Alternatively, with reference now to FIG. 8B, the primary peg 300 may also be configured with a plurality of grooves 308, however, it will be understood that the primary peg 300 may include a singular groove 308 (not shown). The use of grooves 308 may facilitate additional tissue and bone ingrowth on the primary peg 300. With reference to FIG. 8C, the primary peg 300 may alternatively include at least one cutting tooth 310, which may be operable to further assist in engaging the primary peg 300 with the hole 304 formed in the glenoid cavity 104. Generally, however, the cutting tooth 310 can comprise a plurality of cutting teeth 310 which act to engage an inner surface 314 within the hole 304 in the glenoid cavity 104 as shown in FIGS. 10A and 10B. The cutting teeth 310 may be formed onto a surface 316 of the primary peg 300, or may be machined onto the primary peg 300 through any appropriate mechanical process, such as, broaching, forming, abrasion or other techniques.

With reference back to FIGS. 7A and 7B, the secondary pegs 302 generally have a surface 320 which may be uniform, however, the surface 320 of the secondary pegs 302 may include any appropriate feature as described in reference to the primary peg 300 such as cutting teeth 310, grooves 308 or a taper (not shown). Each of the secondary pegs 302 may be formed of a polymeric material, such as polyethylene, however any other suitable material could be used. The secondary pegs 302 are generally configured to be fixedly coupled into a plurality of corresponding holes 322 formed in the glenoid cavity 104, as shown in FIGS. 9A and 9B. Typically, the secondary pegs 302 will be affixed into the corresponding holes 322 in the glenoid cavity 104 by an appropriate material 324, such as polymethylmethacrylate bone cement, biological fixation brought on by hydroxyapatite coatings, plasma spray coatings, etc. However, any other appropriate materials or mechanisms could be employed.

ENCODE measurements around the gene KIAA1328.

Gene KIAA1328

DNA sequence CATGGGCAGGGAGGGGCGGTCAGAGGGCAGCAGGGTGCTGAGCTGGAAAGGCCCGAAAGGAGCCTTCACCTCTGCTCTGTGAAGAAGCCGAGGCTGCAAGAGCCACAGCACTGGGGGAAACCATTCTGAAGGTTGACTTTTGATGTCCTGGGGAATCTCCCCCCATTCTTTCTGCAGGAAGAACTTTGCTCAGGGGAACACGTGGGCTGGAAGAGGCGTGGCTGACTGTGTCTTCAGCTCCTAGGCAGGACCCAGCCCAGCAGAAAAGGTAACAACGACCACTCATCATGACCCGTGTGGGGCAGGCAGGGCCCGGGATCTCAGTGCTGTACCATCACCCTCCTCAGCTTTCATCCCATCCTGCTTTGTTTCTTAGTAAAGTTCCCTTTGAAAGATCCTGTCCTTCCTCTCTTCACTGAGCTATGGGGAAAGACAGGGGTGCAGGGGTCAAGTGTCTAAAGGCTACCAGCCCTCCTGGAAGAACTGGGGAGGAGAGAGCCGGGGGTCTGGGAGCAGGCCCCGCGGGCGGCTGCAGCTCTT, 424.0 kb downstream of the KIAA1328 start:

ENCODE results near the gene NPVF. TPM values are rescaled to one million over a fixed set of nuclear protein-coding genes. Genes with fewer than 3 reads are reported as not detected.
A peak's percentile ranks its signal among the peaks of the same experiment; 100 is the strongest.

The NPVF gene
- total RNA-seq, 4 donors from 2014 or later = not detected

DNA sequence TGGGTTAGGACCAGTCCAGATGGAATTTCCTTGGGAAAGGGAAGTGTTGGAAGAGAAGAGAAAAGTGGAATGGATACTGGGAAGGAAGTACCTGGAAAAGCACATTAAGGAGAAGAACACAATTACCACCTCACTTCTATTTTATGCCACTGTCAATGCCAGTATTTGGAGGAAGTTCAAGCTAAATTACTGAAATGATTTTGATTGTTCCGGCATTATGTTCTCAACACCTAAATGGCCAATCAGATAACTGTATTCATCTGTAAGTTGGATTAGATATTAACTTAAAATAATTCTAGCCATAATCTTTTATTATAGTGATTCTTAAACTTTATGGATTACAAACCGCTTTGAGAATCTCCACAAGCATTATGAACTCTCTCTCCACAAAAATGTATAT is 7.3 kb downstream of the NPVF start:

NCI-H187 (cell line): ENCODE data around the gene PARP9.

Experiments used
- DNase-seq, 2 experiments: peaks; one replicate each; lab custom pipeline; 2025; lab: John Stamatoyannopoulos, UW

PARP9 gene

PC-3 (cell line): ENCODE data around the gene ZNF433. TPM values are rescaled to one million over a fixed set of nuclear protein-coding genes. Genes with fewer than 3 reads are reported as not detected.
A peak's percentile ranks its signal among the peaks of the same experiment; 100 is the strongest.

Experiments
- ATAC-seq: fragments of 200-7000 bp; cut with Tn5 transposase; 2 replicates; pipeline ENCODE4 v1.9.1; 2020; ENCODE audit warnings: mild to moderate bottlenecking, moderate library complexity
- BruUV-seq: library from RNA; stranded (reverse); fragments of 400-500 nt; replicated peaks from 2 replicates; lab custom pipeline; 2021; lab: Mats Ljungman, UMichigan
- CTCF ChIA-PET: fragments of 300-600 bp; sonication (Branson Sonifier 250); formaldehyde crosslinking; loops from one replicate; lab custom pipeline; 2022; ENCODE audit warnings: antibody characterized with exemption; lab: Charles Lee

In order to attach the glenoid prosthesis 10 with the alternative peg system 22′ to the glenoid cavity 104, the glenoid cavity 104 can be prepared as discussed previously, after forming the incision 100, by reaming the surface of the glenoid cavity 104 if necessary (as shown in FIGS. 3A and 3B). Next, the appropriate number of holes in the glenoid cavity can be formed using the guide block 108, the instrument 114 and a drill 112, with the guide block 108 including a larger opening for receipt of a drill bit to form the hole 304 for the primary peg 300 (not specifically shown). The guide block 108 may also include apertures to be used with the drill 112 and second drill bit to form the appropriate number of holes 322 in the glenoid cavity 104 for receipt of the secondary pegs 302 (not specifically shown).